Catholics and Halloween have a long history, starting way back to when Halloween was known as All Hallow's Eve and was just the night before All Saints Day and the day before All Souls Day. Both of these celebrations in the church have a rich history and a special place in our liturgy.
But what are they?
All Hallow's Eve (Halloween)
Depending on where an individual was in the world, this evening could be a night of merriment or a solemn vigil. The concept of dressing up has several different origins, but my personal favorite is that children would dress up like a variety of saints who would be celebrated the next day. In some countries, children would go from door to door to beg for soul cakes or other treats. Many families would celebrate within their homes with large meal and sweets, leading up to the big event the following day.
All Saints Day
All Saints Day is celebrates, simply put, all saints. Which means all those who have attained heaven, even those who are not known or recognized as saints. This could be your grandmother or other distant relative. Anyone who has attained heaven is a saint, regardless of whether or not they have been recognized. That is why this day is a Holy Day of Obligation. We celebrate all those who attained the ultimate goal, to rejoin Jesus in Heaven!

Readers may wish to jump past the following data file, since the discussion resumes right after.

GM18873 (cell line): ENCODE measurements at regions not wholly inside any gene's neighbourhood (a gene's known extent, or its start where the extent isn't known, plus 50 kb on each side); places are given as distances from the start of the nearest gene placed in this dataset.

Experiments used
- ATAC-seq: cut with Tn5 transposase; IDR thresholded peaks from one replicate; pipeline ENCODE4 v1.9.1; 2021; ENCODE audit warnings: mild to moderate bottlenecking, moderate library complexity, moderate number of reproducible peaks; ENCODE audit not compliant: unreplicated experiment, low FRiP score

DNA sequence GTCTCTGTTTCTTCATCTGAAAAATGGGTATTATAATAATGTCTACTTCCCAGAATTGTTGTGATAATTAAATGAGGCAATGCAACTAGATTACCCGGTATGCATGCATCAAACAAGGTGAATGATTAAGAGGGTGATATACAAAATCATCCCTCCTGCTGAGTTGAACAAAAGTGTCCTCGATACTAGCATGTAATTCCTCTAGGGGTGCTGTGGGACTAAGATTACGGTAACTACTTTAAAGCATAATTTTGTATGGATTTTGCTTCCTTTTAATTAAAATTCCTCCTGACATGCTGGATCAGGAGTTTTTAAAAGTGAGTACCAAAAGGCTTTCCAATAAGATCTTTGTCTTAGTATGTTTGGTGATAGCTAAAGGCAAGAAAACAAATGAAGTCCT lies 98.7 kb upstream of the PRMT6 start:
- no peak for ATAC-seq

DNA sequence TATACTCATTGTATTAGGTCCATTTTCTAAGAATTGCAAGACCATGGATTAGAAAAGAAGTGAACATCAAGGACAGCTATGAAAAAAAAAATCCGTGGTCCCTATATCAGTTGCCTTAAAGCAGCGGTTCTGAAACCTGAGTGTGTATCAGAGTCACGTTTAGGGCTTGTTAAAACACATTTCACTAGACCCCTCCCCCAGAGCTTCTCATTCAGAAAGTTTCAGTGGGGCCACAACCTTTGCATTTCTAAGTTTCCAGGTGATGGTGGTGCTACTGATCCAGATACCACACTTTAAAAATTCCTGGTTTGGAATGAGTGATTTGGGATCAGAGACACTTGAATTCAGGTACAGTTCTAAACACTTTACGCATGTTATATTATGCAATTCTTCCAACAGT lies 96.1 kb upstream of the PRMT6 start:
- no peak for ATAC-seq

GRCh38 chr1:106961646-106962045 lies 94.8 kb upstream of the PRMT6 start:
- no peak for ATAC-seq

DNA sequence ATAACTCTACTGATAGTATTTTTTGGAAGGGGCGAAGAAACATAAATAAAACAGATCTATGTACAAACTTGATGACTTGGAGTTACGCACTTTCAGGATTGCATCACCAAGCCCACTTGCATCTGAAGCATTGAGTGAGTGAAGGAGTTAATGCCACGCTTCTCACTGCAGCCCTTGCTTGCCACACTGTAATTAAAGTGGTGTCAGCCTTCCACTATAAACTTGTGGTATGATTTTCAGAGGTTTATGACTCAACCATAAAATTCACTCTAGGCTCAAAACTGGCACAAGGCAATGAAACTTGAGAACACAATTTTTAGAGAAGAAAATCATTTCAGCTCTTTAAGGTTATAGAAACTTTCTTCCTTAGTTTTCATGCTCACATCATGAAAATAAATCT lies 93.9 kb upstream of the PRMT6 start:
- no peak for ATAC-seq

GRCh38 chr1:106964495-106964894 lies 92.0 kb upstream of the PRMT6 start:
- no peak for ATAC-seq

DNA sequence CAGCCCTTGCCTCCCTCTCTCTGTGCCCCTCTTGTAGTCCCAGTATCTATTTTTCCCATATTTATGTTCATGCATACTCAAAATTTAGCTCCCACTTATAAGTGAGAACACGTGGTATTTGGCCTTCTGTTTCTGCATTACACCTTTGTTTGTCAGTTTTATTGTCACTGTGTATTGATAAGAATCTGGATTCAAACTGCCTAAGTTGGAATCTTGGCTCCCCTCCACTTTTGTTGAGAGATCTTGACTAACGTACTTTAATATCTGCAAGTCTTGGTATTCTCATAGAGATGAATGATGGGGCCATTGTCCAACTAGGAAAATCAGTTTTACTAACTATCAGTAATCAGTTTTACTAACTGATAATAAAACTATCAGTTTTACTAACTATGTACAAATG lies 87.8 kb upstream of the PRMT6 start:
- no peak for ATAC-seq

All Souls Day
If All Saints Day is for all those who have already attained Heaven, it stands to reason that All Souls Day is a day of prayer for all of those who not yet attained Heaven. Purgatory is the "in-between" where people who have the stain of minor sins on their soul go. There is a lot that can be discussed about Purgatory, but we can talk about that another time. Masses on this day are for all those souls caught in-between and in need of prayers before they can finally reach Heaven. Essentially, we are helping our brothers and sisters who still need sanctification before they can return home.
But wait! What about Dia de Los Muertos? The Day of the Dead!
The Day of the Dead in the Catholic faith is All Souls Day although there are pretty incredible traditions in Latin American culture that are less Catholic and more of a hybrid between Latin and Native traditions that celebrate the life and history of those who have passed away, as well provide spiritual support for them on their journey. No different than what we do when celebrate the Mass and pray for those who have passed away.
Halloween, as fun as it is, is much more than a night of tricks and treats. There is a rich Catholic heritage to be shared and celebrated. If anything, don't forget that November 1st is a Holy Day and take a little extra time to pray for those who died on November 2nd.